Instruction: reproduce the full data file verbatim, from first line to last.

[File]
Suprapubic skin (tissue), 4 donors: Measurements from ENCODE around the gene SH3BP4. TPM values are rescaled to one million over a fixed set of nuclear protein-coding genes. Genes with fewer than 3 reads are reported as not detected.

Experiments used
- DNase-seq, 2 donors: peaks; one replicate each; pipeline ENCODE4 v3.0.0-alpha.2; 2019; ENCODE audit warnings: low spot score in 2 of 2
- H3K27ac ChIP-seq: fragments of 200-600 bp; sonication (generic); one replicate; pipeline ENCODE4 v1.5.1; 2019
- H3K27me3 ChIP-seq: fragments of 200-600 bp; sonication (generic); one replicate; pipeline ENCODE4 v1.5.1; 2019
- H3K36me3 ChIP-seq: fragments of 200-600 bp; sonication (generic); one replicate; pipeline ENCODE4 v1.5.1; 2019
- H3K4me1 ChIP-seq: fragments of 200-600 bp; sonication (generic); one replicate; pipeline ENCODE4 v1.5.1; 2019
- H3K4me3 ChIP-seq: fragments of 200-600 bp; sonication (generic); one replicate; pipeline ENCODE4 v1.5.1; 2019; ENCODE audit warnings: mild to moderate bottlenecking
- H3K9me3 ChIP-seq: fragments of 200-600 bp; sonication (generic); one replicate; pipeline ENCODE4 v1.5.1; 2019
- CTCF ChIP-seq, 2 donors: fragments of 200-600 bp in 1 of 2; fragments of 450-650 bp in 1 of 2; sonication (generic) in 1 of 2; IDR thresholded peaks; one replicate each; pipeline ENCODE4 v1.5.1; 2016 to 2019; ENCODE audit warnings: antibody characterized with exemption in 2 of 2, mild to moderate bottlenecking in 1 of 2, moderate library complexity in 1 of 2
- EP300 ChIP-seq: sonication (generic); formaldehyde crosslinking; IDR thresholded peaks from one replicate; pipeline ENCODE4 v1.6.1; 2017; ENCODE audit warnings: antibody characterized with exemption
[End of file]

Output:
Suprapubic skin (tissue), 4 donors: Measurements from ENCODE around the gene SH3BP4. TPM values are rescaled to one million over a fixed set of nuclear protein-coding genes. Genes with fewer than 3 reads are reported as not detected.

Experiments used
- DNase-seq, 2 donors: peaks; one replicate each; pipeline ENCODE4 v3.0.0-alpha.2; 2019; ENCODE audit warnings: low spot score in 2 of 2
- H3K27ac ChIP-seq: fragments of 200-600 bp; sonication (generic); one replicate; pipeline ENCODE4 v1.5.1; 2019
- H3K27me3 ChIP-seq: fragments of 200-600 bp; sonication (generic); one replicate; pipeline ENCODE4 v1.5.1; 2019
- H3K36me3 ChIP-seq: fragments of 200-600 bp; sonication (generic); one replicate; pipeline ENCODE4 v1.5.1; 2019
- H3K4me1 ChIP-seq: fragments of 200-600 bp; sonication (generic); one replicate; pipeline ENCODE4 v1.5.1; 2019
- H3K4me3 ChIP-seq: fragments of 200-600 bp; sonication (generic); one replicate; pipeline ENCODE4 v1.5.1; 2019; ENCODE audit warnings: mild to moderate bottlenecking
- H3K9me3 ChIP-seq: fragments of 200-600 bp; sonication (generic); one replicate; pipeline ENCODE4 v1.5.1; 2019
- CTCF ChIP-seq, 2 donors: fragments of 200-600 bp in 1 of 2; fragments of 450-650 bp in 1 of 2; sonication (generic) in 1 of 2; IDR thresholded peaks; one replicate each; pipeline ENCODE4 v1.5.1; 2016 to 2019; ENCODE audit warnings: antibody characterized with exemption in 2 of 2, mild to moderate bottlenecking in 1 of 2, moderate library complexity in 1 of 2
- EP300 ChIP-seq: sonication (generic); formaldehyde crosslinking; IDR thresholded peaks from one replicate; pipeline ENCODE4 v1.6.1; 2017; ENCODE audit warnings: antibody characterized with exemption